Ya’ll, my skin was beet red!  I looked like a tomato!  But after sleeping, I woke up and my skin was refreshed and bright, even my face (thanks to the coffee treatment)!  Unfortunately, I ended up having a worse head cold than I started with (I guess sitting in steam for hours then going into slightly brisk weather will do that to you?)…but it was worth it!

Definitely will go again!! Maybe now I will have the strength to finish the school year?

Sihhatlar olsun!

*Disclaimer: Not all hamams are created equal. Be sure to do your homework about the services offered, the hygiene of the facilities, and what you need to bring vs what they provide for you!



Return of the TMJ

Oh noooo! It’s back! 

For those if you who aren’t familiar with Tmj, let me direct you to my old posts about my first diagnoses back in Florida almost 3 years ago (check out the tmj tag). 

But for those who are, I had surgery for it while I was in Florida (athrocentesis) which didn’t perfectly fix the issue, but I was eating and speaking just fine. 

Until recently. 

Because of the stress of teaching (I’m sure many of you are familiar with that tightness in your forehead and jaw when you’re pissed) and overusing my jaw because of constantly yelling to be heard over the noise, my tmj is making a comeback. 

So much so, I was in tears from pain and anxiety. 

I don’t want to go through this again. I don’t want another surgery, I don’t want to go 2 months on a nearly liquid diet, and frankly, I can’t.  Not in a job where my sole purpose is talking. 

So as my jaw clicks and pops at almost every movement, I wait anxiously for the day it totally locks again. 


New Years Resolutions 2017

As 2016 draws to a close I find myself looking forward more than back. I dont particularly care to reflect on the previous year, as it has been a real struggle for me. 

 Honestly, I’m  just not happy.  I’m not.  I don’t want to call it depression because I never went to the doctor for a diagnosis (mostly because I don’t have a history of depression, so any negativity is just situational right now and I don’t want to medicate for that). I can’t really pinpoint when I took this turn, since it’s been just a constant stream of disappointment and struggle. 

On top of general money moods, I’m angrier, swearing more, praying less, feeling ungrateful, picking fights, being petty…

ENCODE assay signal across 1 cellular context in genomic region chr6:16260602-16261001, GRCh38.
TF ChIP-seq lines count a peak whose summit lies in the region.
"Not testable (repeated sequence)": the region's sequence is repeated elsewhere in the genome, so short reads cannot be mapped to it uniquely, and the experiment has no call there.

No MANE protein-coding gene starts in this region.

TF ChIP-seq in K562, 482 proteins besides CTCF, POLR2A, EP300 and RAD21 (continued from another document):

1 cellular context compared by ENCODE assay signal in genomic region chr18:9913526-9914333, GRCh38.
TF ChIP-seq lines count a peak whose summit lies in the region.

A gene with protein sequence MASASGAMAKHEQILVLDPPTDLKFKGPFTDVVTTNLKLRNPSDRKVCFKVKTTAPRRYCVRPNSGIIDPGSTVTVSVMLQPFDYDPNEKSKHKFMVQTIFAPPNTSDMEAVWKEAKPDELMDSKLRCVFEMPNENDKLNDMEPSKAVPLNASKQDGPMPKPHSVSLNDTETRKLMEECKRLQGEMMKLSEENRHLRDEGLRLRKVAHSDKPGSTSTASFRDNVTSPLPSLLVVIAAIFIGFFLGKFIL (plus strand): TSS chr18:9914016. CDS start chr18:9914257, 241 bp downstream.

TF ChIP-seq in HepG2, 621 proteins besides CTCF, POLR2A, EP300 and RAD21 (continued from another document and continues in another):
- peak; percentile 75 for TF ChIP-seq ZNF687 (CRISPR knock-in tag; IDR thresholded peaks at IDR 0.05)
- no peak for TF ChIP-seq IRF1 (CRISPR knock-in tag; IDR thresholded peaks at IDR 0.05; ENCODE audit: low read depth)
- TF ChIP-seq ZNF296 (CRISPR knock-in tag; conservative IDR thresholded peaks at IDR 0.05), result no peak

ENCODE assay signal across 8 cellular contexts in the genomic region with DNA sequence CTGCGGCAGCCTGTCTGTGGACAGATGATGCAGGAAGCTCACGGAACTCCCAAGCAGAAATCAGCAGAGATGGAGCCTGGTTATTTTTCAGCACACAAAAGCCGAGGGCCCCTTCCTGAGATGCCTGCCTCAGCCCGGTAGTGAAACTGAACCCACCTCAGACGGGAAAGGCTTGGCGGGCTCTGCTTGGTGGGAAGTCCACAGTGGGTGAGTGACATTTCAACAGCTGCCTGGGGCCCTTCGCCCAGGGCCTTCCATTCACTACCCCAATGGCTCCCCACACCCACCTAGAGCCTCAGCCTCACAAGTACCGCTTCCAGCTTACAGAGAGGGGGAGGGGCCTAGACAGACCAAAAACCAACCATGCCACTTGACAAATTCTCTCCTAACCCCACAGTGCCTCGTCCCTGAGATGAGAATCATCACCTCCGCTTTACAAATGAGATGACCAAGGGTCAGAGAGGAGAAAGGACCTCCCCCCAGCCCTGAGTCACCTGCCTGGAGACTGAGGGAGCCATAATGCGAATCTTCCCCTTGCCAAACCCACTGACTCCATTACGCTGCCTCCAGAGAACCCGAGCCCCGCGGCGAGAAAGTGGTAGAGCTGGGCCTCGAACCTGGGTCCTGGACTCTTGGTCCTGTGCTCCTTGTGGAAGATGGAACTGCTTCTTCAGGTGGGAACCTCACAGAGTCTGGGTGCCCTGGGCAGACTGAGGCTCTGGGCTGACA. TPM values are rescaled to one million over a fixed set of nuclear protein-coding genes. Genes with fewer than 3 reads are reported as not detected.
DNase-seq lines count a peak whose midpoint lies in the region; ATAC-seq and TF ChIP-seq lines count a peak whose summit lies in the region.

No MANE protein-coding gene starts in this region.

I know it’s mostly related to my living situation.  Having no space to call my own, no privacy, no ownership of my life. Not to mention my grandmother passed away somewhat suddenly last month. 

I’m not ready to talk about that just yet. 

And of course I haven’t seen my family for over a year. We talk, but it’s not the same. 

Turkey is wearing me down. 

I’ve found myself pushing against the Turkish language, the culture, and even sometimes I won’t eat the food. I don’t know how to describe this feeling but to say I’m not me anymore, and I don’t like it.  I don’t like this homesick, hate my life, and hate everyone around me feeling. 

But I let myself be a victim of my circumstances, and no one/ nothing can affect me if I don’t let it.  

So in 2017 my resolutions are these:

1. Boost my imaan : I need to make an active effort to reconnect with my religion. A religion I actually chose myself. I thought being in Turkey would make it easier, but I think it’s been harder.  Either way, I need to get back into prayer and listen to more religious lectures. 

2. Count my blessings: Every day I want to reflect on at least 3 things I should be grateful for. Even the small things, like hot soup on a cold day.  When I start looking for the good instead of the bad, I know my mood will improve. 

3. Take control and live NOW: I’m going to do more to have more of an influence on my own life.  I intend to start that by moving out of this flat before winter is over, but that’s a post for next week. And instead of waiting for things to happen, I will take an active role in my fate and live in the now. 

4. Swear and complain less: In the states, the majority of my friends don’t swear terribly much.  I also made a concerted effort to not swear either. But here… Well, I have been seriously slacking.  And all I ever talk about are the bad things that are happening to me and how miserable I am (sorry,  friends) .  No more! The occasional venting is ok, but I don’t want to complain more than once a week. Let’s be honest, cold turkey isn’t going going to work. 
I know it’s cliche to make resolutions, but it’s something I need to do.  Be it December or June, positive changes are never a bad thing… 

What are your resolutions? 

What Did I Eat?! 

Last Sunday hubby, BIL, and I went out for the whole day! We cruised all the holiday deals to find hubs some winter boots, winter dress shoes, a nice jacket, among other things, for an event coming up soon.  We really nailed it on the shoes and jacket!